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People that we meet are often curious about why we’re choosing to ride the track that we are, especially when there are easier or sometimes shorter routes to get to the same destination. As I’ve noted before, we’re following a bikepacking track that was formally established in 2015-2016, and one that a number of riders have already tackled. It was not plotted to be easy, nor the most direct route from point A to point B. On the contrary, the Baja Divide route criss-crosses the peninsula a couple of times, and the trails that it follows are anything but easy, especially for those relying upon pedal power.

The last stretch we completed was from Colonet to Vicente Guerrero. After putting in a big-mile day to get to Colonet, we spent two nights in a relatively fancy hotel. The accommodations, complete with extremely comfortable king-sized bed, set us back 800 pesos per night (45.00 US), and the excellent food in the restaurant, although much cheaper than what you’d source in a US establishment, was pricey by Mexican standards. That said, we earned it, and my legs were thankful for the rest.

We set off from Colonet with the intention of splitting the distance between it and Rancho El Coyote, 36 miles away. We knew that there was a big climb to complete before arriving there, so we hoped to knock off a decent chunk of that before camping for the night. As it turns out, we managed to ride (push) 27 miles, including a hellacious climb up to 2200 ft. That left us only 9 miles to El Coyote, a distance that we expected would be easy to complete the next day.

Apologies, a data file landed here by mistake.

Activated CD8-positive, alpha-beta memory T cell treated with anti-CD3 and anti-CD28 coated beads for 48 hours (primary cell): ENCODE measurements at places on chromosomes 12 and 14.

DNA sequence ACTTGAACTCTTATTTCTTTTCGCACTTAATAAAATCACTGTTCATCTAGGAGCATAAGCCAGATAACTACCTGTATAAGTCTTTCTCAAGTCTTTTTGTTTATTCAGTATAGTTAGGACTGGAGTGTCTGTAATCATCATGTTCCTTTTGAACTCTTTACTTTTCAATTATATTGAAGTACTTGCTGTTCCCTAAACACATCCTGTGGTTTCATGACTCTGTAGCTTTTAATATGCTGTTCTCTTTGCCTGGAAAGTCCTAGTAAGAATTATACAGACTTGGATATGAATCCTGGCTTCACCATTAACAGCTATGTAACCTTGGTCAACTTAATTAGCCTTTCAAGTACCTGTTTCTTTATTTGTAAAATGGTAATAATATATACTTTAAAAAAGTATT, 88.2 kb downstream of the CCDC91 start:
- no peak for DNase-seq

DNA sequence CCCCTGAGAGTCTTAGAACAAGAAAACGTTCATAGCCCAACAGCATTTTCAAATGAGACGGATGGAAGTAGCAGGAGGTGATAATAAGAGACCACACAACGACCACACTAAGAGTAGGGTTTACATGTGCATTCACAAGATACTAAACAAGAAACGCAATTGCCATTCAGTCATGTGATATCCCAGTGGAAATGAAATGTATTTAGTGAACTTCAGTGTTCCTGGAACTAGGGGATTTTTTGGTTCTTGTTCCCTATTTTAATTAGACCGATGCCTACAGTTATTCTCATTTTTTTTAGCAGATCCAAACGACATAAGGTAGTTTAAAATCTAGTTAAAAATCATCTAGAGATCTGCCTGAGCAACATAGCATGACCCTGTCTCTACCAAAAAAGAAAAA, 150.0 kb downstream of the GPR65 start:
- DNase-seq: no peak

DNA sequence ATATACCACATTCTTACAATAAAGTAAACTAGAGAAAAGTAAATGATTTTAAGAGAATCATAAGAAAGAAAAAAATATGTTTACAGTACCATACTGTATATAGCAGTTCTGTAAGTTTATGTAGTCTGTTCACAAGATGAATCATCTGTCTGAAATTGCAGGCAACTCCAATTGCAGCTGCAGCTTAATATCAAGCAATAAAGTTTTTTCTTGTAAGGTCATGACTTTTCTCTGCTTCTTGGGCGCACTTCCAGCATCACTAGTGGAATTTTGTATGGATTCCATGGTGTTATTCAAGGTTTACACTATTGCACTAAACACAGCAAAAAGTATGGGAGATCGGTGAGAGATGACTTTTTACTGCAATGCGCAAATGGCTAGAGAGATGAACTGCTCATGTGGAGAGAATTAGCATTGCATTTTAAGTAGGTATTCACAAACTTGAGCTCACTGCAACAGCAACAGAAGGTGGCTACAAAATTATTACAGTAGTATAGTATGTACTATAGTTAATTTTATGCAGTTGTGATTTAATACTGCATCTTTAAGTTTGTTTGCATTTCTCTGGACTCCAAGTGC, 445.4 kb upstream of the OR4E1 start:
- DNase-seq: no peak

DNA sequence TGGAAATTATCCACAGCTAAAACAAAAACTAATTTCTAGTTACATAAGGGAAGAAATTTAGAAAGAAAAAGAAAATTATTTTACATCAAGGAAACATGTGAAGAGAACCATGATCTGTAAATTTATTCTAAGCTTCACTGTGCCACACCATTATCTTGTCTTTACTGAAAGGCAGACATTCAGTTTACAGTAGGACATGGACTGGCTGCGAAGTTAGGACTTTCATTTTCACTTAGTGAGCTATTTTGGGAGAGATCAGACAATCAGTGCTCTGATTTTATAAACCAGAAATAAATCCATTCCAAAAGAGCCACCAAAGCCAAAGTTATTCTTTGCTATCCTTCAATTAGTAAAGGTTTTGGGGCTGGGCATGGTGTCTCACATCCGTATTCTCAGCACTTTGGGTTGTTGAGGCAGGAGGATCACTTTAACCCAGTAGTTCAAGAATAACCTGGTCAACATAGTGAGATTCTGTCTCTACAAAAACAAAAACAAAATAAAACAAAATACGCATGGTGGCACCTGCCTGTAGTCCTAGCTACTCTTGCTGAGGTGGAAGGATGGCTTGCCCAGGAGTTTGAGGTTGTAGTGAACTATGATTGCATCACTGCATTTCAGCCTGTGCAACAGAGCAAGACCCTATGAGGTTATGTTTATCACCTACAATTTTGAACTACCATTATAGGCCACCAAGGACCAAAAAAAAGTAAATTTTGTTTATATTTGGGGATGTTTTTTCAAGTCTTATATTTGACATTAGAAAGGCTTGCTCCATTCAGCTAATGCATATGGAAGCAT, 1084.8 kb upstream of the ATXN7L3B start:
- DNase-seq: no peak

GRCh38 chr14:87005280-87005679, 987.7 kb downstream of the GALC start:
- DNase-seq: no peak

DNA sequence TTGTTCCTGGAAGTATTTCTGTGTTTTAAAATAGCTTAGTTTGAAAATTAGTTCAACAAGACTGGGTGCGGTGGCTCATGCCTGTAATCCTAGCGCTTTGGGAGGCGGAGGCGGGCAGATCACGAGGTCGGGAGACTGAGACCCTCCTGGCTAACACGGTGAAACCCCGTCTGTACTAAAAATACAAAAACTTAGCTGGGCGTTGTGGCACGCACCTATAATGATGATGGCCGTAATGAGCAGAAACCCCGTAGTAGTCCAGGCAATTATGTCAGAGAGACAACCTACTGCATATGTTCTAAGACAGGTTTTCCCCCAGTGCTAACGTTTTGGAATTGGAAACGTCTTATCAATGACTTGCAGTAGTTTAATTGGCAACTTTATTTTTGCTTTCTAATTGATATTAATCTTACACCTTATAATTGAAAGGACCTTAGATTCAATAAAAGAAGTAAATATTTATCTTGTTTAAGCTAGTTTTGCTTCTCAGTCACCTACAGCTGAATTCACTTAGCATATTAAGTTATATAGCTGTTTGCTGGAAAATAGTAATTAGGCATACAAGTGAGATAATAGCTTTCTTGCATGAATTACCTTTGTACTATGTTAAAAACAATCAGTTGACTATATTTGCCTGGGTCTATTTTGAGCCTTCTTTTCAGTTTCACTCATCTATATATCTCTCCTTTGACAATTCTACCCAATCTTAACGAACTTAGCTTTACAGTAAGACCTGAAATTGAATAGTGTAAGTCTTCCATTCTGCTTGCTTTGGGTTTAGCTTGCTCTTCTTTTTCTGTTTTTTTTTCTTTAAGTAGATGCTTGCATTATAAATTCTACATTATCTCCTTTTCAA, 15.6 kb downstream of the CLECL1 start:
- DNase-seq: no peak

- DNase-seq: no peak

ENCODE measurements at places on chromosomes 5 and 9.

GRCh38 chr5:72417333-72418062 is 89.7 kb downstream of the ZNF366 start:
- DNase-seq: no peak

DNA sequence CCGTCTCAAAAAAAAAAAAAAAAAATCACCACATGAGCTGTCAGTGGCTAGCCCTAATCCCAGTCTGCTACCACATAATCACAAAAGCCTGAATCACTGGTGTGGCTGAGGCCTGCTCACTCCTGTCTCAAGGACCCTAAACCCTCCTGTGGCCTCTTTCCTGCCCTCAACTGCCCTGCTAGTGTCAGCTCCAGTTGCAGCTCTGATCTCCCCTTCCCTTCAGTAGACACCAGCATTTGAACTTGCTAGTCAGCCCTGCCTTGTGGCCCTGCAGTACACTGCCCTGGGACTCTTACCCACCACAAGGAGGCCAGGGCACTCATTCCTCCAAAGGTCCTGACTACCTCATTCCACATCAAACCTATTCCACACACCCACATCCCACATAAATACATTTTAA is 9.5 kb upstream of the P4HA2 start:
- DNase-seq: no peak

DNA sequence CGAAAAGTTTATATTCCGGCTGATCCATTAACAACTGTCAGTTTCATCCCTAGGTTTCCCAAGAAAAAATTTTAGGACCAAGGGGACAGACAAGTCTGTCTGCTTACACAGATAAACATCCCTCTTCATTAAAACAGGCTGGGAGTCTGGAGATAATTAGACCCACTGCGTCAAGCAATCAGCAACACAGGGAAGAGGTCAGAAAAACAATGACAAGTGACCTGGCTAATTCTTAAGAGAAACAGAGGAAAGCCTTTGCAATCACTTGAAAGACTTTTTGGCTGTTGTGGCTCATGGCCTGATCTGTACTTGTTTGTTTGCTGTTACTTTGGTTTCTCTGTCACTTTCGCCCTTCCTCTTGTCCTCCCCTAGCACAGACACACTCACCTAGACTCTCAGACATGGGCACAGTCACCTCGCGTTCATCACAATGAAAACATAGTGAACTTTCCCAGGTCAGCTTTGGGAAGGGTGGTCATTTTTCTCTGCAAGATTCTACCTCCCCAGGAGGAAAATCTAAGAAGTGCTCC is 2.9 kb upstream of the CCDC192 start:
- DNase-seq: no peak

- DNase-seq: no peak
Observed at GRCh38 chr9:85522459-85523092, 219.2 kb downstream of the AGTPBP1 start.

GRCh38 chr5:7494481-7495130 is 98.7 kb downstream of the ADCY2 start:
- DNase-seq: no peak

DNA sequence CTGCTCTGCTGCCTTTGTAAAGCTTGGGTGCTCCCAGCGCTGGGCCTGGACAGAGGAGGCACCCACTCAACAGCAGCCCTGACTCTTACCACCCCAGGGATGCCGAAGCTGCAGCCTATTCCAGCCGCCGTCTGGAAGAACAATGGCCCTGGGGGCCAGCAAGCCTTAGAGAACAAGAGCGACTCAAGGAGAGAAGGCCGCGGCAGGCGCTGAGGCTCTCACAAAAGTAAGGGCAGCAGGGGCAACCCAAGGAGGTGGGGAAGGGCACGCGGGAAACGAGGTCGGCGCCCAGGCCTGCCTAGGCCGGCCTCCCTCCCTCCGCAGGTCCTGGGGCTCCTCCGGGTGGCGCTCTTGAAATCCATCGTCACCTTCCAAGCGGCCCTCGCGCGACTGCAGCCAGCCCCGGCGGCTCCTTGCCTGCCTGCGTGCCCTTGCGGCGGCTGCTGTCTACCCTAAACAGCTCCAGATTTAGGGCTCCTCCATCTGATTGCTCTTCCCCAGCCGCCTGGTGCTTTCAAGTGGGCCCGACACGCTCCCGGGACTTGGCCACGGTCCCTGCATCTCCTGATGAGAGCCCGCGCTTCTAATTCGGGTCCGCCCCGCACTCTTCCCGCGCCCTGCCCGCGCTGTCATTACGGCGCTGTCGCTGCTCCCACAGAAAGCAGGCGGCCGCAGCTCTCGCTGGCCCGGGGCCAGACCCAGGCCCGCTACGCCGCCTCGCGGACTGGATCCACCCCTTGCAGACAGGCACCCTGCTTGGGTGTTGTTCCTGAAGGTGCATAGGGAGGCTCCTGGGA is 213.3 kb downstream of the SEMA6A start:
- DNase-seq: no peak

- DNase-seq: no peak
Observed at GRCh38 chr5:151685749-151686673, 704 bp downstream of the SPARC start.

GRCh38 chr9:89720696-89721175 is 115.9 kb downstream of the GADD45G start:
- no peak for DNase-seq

Our camping spot was as secluded as they come. We had an entire valley to ourselves. That is, unless we count the coyotes which we heard before retiring. The night was much warmer than ones that we’ve had previously, and our down jackets remained stuffed in their sacks.

When we awoke the following morning, it wasn’t long before the sun greeted us, a benefit to camping on the east side of the mountain. And unlike some of the previous days, we were able to start riding without our jackets. Yes, it was going to get hot, but we had only 9 miles to go, right? Well, as it turned out, they were the 9 miles from hell!

Yes, we had completed most of the climbing the day before, ascending from 300′ up to 2200′. Unfortunately, we still had another 800′ to climb, and that included countless ups and downs, some of which was on super-sandy tracks. If you watched the movie that I linked to in the previous post, you may recall them talking about sections of the Baja 1000 track filled with silt. Well, we experienced it. Big time.

We passed three motorcycle riders on the way to El Coyote, each of whom stopped to chat with us. Very cool guys. One of the riders, Michael, told us that he was living at Rancho El Coyote, and that we’d see him when we arrived there. Sure enough, as we dragged our whipped asses into the estate, we did find him there, and he promptly got us squared away with a place to camp, showers, water and wifi. The ranch has tons of character, and it comes complete with cold beer and a swimming pool. A true oasis in the desert. It was so awesome that we didn’t want to leave. Unfortunately, we were running low on both money and food, and so decided that instead of staying put, we’d push on the next day.